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EOD training with St. Louis Regional Bomb and Arson

EOD team prepares for training

Tech Sgt. Andre Williams and Jeremey Padilla, 375th Civil Engineer Squadron explosive ordnance disposal specialists and Staff Sgt. Bryan Meyer, 932nd Civil Engineer Squadron explosive ordnance disposal specialist, prepare to conduct an improvised explosive device defeat operation to showcase Scott Air Force Bases’ capabilities to the St. Louis Reginal Bomb and Arson team during training in St. Louis, Oct. 21, 2019. Each team and had a chance to demonstrate their ability to respond to a simulated event. (U.S. Air Force photo by Airman 1st Class Nathaniel Hudson

EOD disables IED

A St Louis Regional Bomb and Arson team member utilizes rope to move a suspicious package during training with the 375th CES EOD team and St Louis Regional Bomb and Arson team in St. Louis, Mo., Oct. 21, 2019. Rope is used to safely move ordnance from a distance. (U.S. Air Force photo by Airman 1st Class Nathaniel Hudson)

EOD inserts battery

Staff Sgt. Nathaniel Yriarte, 932nd Civil Engineer Squadron explosive ordnance disposal team leader, installs a battery into the PackBot 310 man-portable robot during training with the 375th CES EOD team and St Louis Regional Bomb and Arson team in St. Louis, Oct. 21, 2019. During the training teams from the 932nd EOD, 375th EOD, and St Louis Regional Bomb and Arson shared technology and capabilities. (U.S. Air Force photo by Airman 1st Class Nathaniel Hudson)

EOD Robot

St. Louis Reginal Bomb and Arson emergency response robot is displayed during training with the 375th Civil Engineer Squadron explosive ordnance disposal team and 932nd CES EOD in St. Louis, Oct. 21, 2019. On the first day of training the 375th CES EOD, 932nd CES EOD and St. Louis Regional Bomb and Arson team shared technology and strategies with the other teams participating in the training. (U.S. Air Force photo by Airman 1st Class Nathaniel Hudson)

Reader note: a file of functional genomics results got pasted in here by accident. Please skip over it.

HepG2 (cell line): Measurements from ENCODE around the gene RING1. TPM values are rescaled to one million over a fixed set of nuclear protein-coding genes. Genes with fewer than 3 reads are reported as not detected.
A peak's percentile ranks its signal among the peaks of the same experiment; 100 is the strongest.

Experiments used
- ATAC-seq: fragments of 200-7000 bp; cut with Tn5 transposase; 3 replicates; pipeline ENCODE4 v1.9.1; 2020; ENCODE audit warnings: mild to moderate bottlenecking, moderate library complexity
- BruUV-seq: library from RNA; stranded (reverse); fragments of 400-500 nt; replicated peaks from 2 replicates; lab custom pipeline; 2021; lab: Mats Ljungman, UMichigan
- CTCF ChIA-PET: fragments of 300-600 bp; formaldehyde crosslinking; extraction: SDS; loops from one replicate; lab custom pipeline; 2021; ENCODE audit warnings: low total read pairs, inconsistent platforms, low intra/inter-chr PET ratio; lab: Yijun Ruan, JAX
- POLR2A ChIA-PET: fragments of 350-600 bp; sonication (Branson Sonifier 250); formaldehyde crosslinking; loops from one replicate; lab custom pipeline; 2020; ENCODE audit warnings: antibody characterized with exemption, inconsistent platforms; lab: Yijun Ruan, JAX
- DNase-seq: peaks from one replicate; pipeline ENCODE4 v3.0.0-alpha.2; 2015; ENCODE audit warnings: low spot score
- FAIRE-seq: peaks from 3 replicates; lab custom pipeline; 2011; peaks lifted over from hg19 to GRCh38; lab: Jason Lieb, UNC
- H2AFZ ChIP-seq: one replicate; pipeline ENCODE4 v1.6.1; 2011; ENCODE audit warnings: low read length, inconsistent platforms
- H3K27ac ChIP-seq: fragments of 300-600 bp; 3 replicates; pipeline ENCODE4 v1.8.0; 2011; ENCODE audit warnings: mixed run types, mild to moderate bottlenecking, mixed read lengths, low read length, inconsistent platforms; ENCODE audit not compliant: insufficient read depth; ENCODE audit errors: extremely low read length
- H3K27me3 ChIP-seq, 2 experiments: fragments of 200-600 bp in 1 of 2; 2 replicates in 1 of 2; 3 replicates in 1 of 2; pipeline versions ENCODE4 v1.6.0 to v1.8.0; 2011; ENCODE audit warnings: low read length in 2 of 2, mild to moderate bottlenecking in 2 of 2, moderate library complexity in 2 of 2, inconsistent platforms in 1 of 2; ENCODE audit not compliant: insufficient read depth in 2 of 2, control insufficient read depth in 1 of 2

EOD sets up PAN

Staff Sgt. Nathaniel Yriarte, 932nd Civil Engineer Squadron explosive ordnance disposal team leader, assembles a percussion actuated neutralizer to disrupt a suspicious package during training with the 375th CES EOD team and St Louis Regional Bomb and Arson team in St. Louis, Oct. 21, 2019. During bomb disposal PANs are used to disrupt and disable possible explosives. (U.S. Air Force photo by Airman 1st Class Nathaniel Hudson)

EOD utilizes bomb suit

A St Louis Regional Bomb and Arson team member utilizes rope to move a suspicious package during training with the 375th Civil Engineer Squadron explosive ordnance disposal team and 932nd CES EOD in St. Louis, Oct. 22, 2019. Rope is used to safely move ordnance from a distance. (U.S. Air Force photo by Airman 1st Class Nathaniel Hudson)

Men operate robot

Staff Sgt. Jeremy Padilla, 375th Civil Engineer Squadron explosive ordnance disposal specialist, demonstrates using the PACKBOT 310 man-portable robot to Master Sgt. Jesus Cortinas, 375th CES EOD specialist, during training with the 932nd CES EOD team and St. Louis Regional Bomb and Arson team in St. Louis, Oct. 21, 2019. On the first day of training the 375th CES EOD, 932nd CES EOD and St. Louis Regional Bomb and Arson team shared technology and strategies with the other teams participating in the training. (U.S. Air Force photo by Airman 1st Class Nathaniel Hudson)